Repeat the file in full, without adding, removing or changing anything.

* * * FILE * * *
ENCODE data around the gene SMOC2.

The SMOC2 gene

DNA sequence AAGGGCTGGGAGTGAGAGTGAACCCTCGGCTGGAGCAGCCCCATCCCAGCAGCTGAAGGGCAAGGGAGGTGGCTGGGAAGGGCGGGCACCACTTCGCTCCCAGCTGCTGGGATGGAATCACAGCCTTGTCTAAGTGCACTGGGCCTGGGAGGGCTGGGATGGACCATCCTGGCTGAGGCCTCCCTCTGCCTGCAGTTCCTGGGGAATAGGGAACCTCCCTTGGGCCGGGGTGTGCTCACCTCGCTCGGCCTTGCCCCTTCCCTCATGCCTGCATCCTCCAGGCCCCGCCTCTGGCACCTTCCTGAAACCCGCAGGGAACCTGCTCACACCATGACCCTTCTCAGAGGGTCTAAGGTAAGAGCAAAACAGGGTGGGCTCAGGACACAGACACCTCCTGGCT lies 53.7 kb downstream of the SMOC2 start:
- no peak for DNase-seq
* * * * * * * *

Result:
ENCODE data around the gene SMOC2.

The SMOC2 gene

DNA sequence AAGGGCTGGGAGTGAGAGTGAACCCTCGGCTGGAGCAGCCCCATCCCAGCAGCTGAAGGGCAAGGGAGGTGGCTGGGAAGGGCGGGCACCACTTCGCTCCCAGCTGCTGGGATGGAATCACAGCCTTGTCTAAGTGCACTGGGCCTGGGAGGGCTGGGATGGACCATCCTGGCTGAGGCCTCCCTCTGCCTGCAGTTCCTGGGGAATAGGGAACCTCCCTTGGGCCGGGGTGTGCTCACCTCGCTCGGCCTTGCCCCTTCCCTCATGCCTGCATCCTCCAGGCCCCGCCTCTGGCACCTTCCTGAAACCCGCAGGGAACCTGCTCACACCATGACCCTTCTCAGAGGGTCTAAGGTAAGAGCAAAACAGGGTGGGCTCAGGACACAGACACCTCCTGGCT lies 53.7 kb downstream of the SMOC2 start:
- no peak for DNase-seq